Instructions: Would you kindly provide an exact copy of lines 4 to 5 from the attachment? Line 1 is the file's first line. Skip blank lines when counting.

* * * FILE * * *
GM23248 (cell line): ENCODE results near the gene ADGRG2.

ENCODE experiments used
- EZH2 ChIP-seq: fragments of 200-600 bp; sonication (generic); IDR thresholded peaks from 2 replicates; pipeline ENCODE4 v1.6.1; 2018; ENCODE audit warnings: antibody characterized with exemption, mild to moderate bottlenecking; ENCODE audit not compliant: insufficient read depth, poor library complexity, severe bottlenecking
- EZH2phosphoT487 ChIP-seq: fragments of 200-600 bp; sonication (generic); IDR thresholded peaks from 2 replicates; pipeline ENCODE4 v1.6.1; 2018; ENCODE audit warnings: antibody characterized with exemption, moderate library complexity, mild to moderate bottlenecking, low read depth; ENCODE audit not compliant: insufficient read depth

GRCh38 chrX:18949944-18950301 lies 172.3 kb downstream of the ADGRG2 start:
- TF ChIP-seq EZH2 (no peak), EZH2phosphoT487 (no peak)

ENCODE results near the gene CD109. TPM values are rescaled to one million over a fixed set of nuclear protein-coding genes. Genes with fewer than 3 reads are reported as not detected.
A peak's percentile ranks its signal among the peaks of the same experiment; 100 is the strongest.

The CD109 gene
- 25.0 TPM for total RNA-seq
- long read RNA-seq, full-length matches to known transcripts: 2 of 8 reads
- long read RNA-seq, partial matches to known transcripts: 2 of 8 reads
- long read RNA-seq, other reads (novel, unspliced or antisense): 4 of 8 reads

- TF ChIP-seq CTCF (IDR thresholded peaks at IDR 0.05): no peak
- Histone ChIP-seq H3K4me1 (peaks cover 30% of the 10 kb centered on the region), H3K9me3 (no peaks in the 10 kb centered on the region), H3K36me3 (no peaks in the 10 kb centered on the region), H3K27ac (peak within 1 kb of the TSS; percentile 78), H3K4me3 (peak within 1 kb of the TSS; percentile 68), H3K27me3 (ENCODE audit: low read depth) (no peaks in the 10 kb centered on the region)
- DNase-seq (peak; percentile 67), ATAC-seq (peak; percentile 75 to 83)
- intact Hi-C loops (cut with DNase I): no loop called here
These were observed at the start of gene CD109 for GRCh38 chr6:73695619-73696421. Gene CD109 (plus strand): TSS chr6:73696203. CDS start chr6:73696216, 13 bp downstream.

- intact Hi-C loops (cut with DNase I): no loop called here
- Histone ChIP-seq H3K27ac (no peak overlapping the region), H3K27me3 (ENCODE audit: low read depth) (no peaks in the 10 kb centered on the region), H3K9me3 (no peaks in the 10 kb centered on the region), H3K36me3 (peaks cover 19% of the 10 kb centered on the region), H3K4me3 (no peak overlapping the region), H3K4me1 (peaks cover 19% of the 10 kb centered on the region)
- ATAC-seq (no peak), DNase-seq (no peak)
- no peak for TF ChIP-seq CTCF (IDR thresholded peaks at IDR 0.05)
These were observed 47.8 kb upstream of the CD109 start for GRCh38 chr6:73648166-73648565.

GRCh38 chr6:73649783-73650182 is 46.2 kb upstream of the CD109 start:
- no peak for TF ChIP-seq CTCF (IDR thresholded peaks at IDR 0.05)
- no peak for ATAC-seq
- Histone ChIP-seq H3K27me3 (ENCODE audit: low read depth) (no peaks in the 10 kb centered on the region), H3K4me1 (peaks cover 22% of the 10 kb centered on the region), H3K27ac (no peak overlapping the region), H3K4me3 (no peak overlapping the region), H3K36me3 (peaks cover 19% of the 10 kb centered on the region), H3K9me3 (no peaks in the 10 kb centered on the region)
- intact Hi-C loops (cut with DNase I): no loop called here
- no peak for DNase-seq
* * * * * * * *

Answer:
- EZH2phosphoT487 ChIP-seq: fragments of 200-600 bp; sonication (generic); IDR thresholded peaks from 2 replicates; pipeline ENCODE4 v1.6.1; 2018; ENCODE audit warnings: antibody characterized with exemption, moderate library complexity, mild to moderate bottlenecking, low read depth; ENCODE audit not compliant: insufficient read depth

GRCh38 chrX:18949944-18950301 lies 172.3 kb downstream of the ADGRG2 start: